Shiga toxin-producing Escherichia coli in beef

Prevalence and risk factors of Shiga toxin-producing Escherichia coli serotypes in beef at abattoirs and retail outlets in Gauteng

Industry Sector: Cattle and Small Stock

Research focus area: Red Meat Safety, Nutritional Value, Consumerism and Consumer Behaviour

Research Institute: Department of Production Animal Studies, University of Pretoria

Researcher: Prof. Peter Thompson Ph.D.

The Research Team

TitleInitialsSurnameQualification
ProfA.A.AdesiyunPh.D
DrE.MadorobaPh.D
DrL.O.OnyekaM.Sc

Year of completion : 2017

Aims of the project

  • To determine the prevalence O157 and non-O157 Shiga-toxin producing Escherichia coli (STEC) in beef abattoirs in Gauteng
  • To determine the prevalence O157 and non-O157 STEC in beef and beef products at retail outlets in Gauteng
  • To identify the important STEC serotypes present in beef and beef products in Gauteng
  • To identify risk factors for STEC contamination of carcasses and beef products in Gauteng

Executive Summary

Shiga toxin-producing Escherichia coli (STEC), particularly the O157 strains, are food-borne zoonotic pathogens of public health importance worldwide. Foods of cattle origin have been implicated in various outbreaks and epidemiological studies have revealed that cattle are major reservoirs of STEC. We conducted cross-sectional surveys from Nov 2015 to Nov 2016, to investigate the prevalence and molecular characteristics of O157 and non-O157 strains of STEC in beef and beef products in the Gauteng province of South Africa.

A total of 265 swab samples of beef carcasses from 12 abattoirs and 399 beef products from 31 retail outlets were screened for STEC using a multiplex PCR. The overall prevalence in abattoir samples was 37% (55/149) in summer and 34% (39/116) in winter. In beef products at retail outlets it was 20% (27/137) in autumn, 14% (18/130) in winter and 17% (22/132) in summer; the highest prevalence was detected in boerewors (35%) followed by mincemeat (21%). The predominant serotypes detected were O113 (19.4%) and O157 (14.9%) in beef products, and O113 (14%) from abattoirs.

Our results demonstrate that STEC is present in South African beef and beef products, and that this may pose a real food-borne disease threat. Further investigation of the epidemiology of the pathogen is required; it is proposed that this take the form of longitudinal studies to investigate the prevalence of shedding of STEC by cattle in the feedlot, following them through to the abattoir to determine factors associated with carcass contamination.

Additional Comments

As this is part of a PhD project, further molecular work is still to be done on the isolates, resulting in further planned publications. The samples also provided material for an MSc student (funded by UP research funds) to work on Salmonella contamination – these results will also be made available to RMRDSA once finalized.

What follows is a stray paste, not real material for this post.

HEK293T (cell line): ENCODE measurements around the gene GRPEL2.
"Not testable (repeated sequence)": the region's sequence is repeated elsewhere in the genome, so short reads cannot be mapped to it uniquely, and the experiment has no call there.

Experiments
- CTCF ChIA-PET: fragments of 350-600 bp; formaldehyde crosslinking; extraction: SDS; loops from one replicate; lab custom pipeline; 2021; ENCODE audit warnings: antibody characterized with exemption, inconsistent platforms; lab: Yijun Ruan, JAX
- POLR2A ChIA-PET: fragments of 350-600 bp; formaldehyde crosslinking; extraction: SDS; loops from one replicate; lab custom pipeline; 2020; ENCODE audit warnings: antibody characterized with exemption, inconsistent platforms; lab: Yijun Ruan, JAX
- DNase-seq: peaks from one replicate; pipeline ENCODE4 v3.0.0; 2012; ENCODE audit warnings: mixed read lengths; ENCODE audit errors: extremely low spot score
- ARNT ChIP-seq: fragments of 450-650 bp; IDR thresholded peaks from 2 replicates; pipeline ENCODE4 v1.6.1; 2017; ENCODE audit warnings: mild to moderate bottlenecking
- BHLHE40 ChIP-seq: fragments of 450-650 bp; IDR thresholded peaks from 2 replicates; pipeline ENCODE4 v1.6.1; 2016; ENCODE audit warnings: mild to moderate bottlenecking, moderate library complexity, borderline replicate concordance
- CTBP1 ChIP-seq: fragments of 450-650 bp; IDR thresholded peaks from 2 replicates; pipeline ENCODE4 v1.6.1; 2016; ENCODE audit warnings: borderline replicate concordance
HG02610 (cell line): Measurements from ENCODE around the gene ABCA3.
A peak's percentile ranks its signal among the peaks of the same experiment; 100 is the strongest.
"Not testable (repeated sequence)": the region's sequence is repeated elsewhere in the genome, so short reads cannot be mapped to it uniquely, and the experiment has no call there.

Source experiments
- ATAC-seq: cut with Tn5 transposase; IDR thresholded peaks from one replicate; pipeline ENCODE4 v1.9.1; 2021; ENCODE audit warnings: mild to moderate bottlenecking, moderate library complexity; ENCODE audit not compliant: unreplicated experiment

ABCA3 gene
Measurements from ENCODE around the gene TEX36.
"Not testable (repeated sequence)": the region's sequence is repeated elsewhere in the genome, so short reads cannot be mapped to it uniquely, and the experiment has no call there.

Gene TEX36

Popular Article

Assessing the prevalence of shiga toxin-producing escherichia coli in beef at abattoirs and retail outlets in gauteng

Dr Lorinda Frylinck, Senior Navorser, LNR-Diere Produksie, Irene.

Introduction

The production of safe and wholesome beef and beef-derived food products is the highest priority for the beef industry in South Africa. There are potential risks associated with the possible presence of harmful pathogens in the food production chain; however, clear guidelines and regulations have been implemented to reduce these risks to a minimum and ensure a safe product for consumers. Nevertheless it remains important to continually assess these risks and to ensure effective implementation of control measures.

Shiga toxin-producing Escherichia coli (STEC) are bacteria associated with food and waterborne diseases and have been recognized as causing public health problems worldwide. The WHO Foodborne Disease Burden Epidemiology Reference Group (FERG) reported that ‘Foodborne STEC’ caused more than 1 million illnesses and 128 deaths in 2010 (8).

Of the over 470 different serotypes of STEC detected in humans, the O157:H7 serotype is the most frequently associated with large food and water-borne outbreaks (7). However, non-O157 STEC have been increasingly isolated from cases of haemorrhagic colitis (severe GIT infection and bloody diarrhoea) and as well as some fatal kidney failure (HUS; haemolytic uraemic syndrome) cases.

Although the first report of the occurrence of HUS in South Africa dated as far back as 1968 (6), the causative agent was poorly understood at that time. The first clinically proven incidence of E. coli O157:H7 in South Africa was later linked with haemorrhagic colitis (3). The importance of the pathogen in South Africa and other southern African countries has, however, been highlighted by subsequent major outbreaks of bloody diarrhoea in which E. coli O157 strains were implicated (4). Of particular interest was a study in Gauteng province in 2011, in which 7.7% of children with diarrhoea were positive for E. coli O157 (5).